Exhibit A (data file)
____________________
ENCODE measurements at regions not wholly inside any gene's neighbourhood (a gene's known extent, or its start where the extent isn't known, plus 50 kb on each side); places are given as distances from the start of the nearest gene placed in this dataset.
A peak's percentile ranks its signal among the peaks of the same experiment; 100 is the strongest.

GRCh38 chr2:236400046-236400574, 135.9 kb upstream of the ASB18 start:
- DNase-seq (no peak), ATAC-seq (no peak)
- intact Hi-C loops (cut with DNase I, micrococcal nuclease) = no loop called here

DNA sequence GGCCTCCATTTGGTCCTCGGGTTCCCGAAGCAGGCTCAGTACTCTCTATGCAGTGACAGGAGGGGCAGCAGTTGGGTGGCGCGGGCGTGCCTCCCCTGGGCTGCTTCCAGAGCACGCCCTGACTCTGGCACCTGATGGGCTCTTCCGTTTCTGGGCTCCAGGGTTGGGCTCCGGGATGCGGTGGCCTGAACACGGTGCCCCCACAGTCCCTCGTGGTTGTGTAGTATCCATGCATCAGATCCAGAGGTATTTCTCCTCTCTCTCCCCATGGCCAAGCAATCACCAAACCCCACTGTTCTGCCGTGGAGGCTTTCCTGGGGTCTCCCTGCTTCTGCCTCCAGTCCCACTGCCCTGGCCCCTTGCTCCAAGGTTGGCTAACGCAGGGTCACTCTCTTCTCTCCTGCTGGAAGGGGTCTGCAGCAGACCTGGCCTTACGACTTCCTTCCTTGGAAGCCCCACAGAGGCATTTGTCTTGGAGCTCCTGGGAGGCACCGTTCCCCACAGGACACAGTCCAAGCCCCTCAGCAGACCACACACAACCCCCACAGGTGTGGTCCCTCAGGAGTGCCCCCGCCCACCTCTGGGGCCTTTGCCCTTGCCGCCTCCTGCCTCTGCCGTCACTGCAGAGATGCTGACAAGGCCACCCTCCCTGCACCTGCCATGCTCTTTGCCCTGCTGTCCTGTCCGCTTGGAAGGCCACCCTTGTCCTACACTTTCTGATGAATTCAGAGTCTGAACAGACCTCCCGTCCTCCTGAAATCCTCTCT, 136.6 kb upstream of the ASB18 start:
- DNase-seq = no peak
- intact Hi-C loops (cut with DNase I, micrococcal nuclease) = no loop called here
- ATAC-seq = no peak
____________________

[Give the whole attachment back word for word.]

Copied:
ENCODE measurements at regions not wholly inside any gene's neighbourhood (a gene's known extent, or its start where the extent isn't known, plus 50 kb on each side); places are given as distances from the start of the nearest gene placed in this dataset.
A peak's percentile ranks its signal among the peaks of the same experiment; 100 is the strongest.

GRCh38 chr2:236400046-236400574, 135.9 kb upstream of the ASB18 start:
- DNase-seq (no peak), ATAC-seq (no peak)
- intact Hi-C loops (cut with DNase I, micrococcal nuclease) = no loop called here

DNA sequence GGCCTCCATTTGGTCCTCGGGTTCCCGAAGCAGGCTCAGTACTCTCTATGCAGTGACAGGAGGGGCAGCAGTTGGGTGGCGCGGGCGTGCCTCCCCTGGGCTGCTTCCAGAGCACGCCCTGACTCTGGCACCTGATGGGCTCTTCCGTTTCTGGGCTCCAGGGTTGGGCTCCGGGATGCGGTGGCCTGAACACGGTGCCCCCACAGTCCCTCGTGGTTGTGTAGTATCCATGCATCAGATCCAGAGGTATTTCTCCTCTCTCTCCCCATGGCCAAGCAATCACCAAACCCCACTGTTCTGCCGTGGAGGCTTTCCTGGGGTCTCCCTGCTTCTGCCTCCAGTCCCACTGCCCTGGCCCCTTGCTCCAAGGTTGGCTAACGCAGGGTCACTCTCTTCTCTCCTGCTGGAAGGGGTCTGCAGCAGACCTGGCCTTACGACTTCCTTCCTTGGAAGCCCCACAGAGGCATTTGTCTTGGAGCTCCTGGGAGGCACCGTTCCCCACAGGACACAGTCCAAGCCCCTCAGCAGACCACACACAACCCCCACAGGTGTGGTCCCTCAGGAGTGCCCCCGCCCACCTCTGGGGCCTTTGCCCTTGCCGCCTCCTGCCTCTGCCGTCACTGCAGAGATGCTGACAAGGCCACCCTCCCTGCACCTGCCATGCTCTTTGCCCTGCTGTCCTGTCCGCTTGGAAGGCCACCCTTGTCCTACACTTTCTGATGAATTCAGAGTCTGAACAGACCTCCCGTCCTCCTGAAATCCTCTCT, 136.6 kb upstream of the ASB18 start:
- DNase-seq = no peak
- intact Hi-C loops (cut with DNase I, micrococcal nuclease) = no loop called here
- ATAC-seq = no peak